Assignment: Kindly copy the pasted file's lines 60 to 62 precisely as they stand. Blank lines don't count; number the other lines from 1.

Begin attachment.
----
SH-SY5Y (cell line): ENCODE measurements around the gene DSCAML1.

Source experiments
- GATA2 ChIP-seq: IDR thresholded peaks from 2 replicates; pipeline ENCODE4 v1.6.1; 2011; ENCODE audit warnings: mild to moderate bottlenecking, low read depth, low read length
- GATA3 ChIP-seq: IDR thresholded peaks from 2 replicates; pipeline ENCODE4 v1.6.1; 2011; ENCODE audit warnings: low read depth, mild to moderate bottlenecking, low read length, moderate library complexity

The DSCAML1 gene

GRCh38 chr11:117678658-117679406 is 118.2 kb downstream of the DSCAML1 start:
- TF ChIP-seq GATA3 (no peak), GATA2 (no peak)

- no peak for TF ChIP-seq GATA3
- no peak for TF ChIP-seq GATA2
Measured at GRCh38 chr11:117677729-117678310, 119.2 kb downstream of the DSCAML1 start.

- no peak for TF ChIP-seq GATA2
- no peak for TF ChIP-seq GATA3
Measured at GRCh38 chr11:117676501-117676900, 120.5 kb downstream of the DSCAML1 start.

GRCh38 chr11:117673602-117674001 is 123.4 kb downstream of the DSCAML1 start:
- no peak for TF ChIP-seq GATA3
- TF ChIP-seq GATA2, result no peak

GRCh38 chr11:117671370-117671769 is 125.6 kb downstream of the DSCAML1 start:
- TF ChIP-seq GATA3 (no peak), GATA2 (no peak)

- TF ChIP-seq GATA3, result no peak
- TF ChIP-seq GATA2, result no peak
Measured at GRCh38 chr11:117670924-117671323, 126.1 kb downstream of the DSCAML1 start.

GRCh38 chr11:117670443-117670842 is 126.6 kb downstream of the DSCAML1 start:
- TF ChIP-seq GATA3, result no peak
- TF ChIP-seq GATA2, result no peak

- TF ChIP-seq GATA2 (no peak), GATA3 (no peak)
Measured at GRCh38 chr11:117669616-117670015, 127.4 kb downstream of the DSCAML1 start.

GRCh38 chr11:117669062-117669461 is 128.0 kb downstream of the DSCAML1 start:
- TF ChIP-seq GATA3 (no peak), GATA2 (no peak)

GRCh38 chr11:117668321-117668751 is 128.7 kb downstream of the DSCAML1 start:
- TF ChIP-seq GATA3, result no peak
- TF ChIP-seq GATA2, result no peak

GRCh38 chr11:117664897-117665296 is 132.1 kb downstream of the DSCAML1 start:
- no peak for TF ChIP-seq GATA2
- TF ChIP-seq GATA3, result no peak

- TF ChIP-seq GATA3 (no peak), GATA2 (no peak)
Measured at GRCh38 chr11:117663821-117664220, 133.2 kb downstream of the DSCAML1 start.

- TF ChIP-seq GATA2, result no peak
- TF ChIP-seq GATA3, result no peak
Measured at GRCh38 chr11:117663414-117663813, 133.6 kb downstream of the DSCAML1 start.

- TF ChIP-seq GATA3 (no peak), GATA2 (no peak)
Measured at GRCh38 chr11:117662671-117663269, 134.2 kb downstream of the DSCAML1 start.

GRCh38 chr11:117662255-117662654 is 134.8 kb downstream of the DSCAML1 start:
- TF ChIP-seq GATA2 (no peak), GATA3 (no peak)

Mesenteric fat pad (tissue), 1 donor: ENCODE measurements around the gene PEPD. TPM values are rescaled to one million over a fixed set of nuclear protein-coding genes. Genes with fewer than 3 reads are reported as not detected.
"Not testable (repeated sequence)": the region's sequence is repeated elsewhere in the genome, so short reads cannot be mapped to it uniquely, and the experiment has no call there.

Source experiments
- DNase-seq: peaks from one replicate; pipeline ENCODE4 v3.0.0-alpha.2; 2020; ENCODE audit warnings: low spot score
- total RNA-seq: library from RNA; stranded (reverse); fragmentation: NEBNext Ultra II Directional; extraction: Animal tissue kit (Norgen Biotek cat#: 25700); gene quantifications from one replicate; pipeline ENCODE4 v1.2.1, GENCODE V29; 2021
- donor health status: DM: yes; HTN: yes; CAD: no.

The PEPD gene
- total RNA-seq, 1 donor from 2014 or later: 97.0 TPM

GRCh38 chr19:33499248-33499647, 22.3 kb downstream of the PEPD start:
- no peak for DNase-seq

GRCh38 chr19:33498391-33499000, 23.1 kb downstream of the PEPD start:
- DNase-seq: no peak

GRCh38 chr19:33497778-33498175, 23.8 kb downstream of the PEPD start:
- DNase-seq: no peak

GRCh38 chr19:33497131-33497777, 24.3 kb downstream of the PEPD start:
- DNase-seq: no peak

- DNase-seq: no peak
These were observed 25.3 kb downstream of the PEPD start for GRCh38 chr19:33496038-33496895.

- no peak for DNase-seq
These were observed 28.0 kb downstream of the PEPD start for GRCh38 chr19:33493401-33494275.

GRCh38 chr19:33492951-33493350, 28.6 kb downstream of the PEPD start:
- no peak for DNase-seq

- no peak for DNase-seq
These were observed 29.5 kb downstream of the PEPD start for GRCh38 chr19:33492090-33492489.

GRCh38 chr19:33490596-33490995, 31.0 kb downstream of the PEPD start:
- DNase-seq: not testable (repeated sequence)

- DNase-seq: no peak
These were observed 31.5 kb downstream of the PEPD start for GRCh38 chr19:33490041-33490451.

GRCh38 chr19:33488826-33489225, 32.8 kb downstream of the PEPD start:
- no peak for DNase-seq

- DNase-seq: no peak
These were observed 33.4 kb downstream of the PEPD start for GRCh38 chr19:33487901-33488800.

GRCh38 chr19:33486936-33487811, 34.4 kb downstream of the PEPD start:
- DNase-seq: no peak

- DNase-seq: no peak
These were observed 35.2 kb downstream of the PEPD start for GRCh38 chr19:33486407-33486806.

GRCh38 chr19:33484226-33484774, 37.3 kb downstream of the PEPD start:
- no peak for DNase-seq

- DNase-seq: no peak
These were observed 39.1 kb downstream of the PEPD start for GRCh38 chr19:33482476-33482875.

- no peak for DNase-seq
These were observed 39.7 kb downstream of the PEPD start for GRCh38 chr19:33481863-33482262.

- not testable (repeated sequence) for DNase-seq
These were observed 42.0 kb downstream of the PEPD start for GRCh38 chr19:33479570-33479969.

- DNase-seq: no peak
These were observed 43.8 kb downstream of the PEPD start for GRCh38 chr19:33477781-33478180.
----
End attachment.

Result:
- DNase-seq: no peak
These were observed 25.3 kb downstream of the PEPD start for GRCh38 chr19:33496038-33496895.

- no peak for DNase-seq